Former New York State Senate leader John Sampson was sentenced to 5 years in prison Wednesday for lying and obstructing justice to cover up his misuse of escrow money as a private lawyer.
Brooklyn U.S. District Judge Dora Irizarry also imposed a $75,000 fine on the former Democratic leader from Canarsie whose 2015 conviction was one in a string of corruption cases that have rocked Albany.
Sampson, 51, had allegedly misused $440,000 in escrow money to help finance a political campaign for district attorney in Brooklyn, then did favors for Edul Ahmad, a local businessman who gave him $188,000 to help cover up the misuse of funds.
He was not convicted of those charges but was convicted of lying to the FBI and recruiting a childhood friend, Sam Noel, who worked for the Brooklyn U.S. attorney’s office, as a mole to keep track of an investigation of Ahmad, who he feared might become an informant.
The former legislator said his greatest regret was ruining the career of Noel, who was his buddy growing up in a rough Brooklyn neighborhood and struggling to succeed. Sampson also expressed remorse.
“My parents raised me better than this,” he told Irizarry. “They did not sacrifice for me to be in this predicament. I apologize for my actions, but most of all I apologize for not respecting others.”
The judge said that Sampson’s abuse of his friendship with Noel “made my skin crawl,” calling the damage to two lives a “tragedy” that she understood because she had also risen from humble origins in the South Bronx.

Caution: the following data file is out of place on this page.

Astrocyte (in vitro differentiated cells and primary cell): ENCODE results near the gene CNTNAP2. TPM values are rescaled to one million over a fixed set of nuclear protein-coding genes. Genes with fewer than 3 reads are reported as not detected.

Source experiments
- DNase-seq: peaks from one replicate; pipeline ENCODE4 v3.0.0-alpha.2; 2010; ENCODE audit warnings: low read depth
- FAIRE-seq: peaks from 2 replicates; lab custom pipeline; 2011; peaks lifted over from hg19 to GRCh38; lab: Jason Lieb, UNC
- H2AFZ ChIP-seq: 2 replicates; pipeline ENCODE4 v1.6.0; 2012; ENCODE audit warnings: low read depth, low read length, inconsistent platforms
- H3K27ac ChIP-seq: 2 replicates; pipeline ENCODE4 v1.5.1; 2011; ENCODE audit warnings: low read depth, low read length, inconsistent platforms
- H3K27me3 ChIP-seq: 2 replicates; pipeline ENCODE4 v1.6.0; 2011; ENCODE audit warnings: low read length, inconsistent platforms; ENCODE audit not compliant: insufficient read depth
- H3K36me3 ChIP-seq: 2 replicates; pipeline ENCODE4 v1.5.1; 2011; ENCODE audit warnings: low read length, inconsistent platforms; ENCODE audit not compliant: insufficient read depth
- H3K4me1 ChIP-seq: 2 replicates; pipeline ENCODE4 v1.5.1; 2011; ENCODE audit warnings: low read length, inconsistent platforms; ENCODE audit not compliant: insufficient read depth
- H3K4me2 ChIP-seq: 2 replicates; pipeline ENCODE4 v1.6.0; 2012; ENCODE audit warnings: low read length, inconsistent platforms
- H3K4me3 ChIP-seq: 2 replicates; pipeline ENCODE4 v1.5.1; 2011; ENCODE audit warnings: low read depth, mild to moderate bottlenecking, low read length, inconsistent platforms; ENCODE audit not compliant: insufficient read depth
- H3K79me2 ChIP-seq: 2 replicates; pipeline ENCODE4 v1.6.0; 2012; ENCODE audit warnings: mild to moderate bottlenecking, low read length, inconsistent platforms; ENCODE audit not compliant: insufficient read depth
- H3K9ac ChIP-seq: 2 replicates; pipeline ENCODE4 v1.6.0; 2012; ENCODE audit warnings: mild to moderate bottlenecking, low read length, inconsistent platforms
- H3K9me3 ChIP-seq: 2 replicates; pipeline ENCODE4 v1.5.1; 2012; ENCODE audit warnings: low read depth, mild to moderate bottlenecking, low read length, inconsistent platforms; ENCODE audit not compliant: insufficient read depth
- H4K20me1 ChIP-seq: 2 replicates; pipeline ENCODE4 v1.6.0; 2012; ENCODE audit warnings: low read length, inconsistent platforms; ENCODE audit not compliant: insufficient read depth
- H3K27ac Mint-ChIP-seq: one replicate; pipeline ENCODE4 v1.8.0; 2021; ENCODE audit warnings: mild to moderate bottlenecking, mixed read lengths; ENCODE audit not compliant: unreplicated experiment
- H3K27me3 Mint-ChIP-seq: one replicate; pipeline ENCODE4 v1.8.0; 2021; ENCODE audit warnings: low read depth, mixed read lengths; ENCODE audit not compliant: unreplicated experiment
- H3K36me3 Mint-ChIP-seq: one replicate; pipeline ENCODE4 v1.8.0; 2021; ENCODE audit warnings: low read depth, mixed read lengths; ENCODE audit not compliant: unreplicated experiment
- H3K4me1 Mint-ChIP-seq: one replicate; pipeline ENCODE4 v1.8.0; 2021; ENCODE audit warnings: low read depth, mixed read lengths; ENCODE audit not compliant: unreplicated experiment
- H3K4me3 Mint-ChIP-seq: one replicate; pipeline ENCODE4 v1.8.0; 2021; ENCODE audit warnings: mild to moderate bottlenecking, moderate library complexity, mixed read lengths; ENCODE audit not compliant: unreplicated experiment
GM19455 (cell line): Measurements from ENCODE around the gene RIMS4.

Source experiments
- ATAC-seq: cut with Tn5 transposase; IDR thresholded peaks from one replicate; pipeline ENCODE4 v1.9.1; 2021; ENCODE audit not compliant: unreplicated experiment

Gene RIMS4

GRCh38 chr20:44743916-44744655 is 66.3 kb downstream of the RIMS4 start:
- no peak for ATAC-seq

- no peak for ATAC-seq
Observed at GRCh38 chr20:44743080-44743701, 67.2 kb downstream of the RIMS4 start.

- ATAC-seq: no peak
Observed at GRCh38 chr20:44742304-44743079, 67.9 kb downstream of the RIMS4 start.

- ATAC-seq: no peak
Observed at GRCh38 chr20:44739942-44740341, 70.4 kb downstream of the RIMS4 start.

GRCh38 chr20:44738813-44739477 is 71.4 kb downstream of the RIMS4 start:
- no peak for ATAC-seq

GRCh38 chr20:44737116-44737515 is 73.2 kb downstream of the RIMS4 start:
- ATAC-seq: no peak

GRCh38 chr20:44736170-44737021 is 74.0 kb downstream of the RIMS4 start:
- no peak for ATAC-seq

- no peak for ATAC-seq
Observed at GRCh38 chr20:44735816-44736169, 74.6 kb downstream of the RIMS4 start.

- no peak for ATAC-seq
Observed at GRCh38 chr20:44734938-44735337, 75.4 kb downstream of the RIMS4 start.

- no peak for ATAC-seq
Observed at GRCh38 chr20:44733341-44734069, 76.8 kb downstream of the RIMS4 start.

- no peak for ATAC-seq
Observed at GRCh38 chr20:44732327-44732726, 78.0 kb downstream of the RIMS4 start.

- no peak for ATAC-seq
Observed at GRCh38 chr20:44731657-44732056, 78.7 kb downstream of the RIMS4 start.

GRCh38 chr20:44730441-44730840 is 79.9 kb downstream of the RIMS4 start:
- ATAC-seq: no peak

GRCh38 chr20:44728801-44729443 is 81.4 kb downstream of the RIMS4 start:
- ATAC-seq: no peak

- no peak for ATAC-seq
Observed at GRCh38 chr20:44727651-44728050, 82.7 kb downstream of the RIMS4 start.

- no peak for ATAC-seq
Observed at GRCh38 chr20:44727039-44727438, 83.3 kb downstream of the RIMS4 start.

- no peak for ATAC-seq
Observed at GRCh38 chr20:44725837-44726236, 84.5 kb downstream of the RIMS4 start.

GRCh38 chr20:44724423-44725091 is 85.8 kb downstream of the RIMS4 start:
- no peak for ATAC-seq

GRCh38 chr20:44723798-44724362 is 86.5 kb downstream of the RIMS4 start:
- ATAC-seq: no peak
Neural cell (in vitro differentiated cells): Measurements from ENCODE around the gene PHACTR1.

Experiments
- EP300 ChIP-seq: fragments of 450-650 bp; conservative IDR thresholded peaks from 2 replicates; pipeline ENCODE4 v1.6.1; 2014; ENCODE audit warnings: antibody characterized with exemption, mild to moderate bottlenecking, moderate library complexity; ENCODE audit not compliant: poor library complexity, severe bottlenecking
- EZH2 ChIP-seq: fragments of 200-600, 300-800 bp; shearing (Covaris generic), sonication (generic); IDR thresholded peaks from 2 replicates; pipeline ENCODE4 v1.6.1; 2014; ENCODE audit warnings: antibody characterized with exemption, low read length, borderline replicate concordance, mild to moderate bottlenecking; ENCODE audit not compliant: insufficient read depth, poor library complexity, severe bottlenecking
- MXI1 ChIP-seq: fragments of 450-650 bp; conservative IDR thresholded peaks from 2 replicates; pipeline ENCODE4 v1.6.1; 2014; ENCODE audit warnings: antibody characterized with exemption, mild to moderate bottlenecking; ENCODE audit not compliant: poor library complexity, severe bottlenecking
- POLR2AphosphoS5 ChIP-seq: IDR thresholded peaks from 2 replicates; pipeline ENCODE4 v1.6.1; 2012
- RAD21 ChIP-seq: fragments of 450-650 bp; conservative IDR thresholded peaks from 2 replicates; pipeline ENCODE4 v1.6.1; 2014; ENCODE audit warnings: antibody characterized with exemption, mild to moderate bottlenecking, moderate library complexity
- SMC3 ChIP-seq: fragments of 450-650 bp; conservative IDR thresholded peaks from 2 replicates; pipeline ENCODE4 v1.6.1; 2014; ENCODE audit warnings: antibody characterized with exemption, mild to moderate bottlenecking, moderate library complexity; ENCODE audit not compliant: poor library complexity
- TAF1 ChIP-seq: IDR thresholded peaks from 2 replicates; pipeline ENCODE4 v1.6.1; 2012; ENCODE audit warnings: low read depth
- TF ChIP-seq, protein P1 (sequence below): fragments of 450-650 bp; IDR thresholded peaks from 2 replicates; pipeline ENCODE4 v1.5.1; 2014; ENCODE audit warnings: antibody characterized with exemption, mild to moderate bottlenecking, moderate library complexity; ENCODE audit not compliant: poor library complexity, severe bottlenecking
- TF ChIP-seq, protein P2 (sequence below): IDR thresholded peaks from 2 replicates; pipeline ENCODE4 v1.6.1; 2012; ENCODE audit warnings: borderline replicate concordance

“You, yourself,” Irizarry said, shaking her head. “Destroyed. Destroyed.”
The judge also lashed Sampson for his selfishness, revealing that his wife earned annual income of $750,000 at an accounting firm and wondering why Sampson had to resort to crime.
“What level of greed do you have to have to engage in this conduct?” she said.
Sampson faced up to 20 years in prison. Defense lawyers, citing Sampson’s good works as a legislator from 1997 to 2015, asked for a sentence of 366 days in prison or, alternatively, 18 months with half served under house arrest. Prosecutors urged a sentence of 87 months under federal sentencing guidelines.
They said that in addition to Sampson’s crimes, he improperly continued to engage in the practice of law in family court after his license was suspended due to his conviction, and urged the judge not to give him credit for his work as a senator.
“It doesn’t matter that he served the public some of the time,” prosecutor Alex Solomon said. “He should have been serving the public all of the time.”
The five-year term matched the sentence handed down last year to former Republican Senate majority leader Dean Skelos, convicted of using his legislative power to shake down businesses to give work to his son Adam.
Defense lawyers said they plan to appeal Sampson’s conviction. Brooklyn U.S. Attorney Robert Capers praised the sentence. “Mr. Sampson was an attorney and a state senator who abused every position of trust he held for his own good,” Capers said.
Sampson was ordered to begin serving his prison sentence on April 21.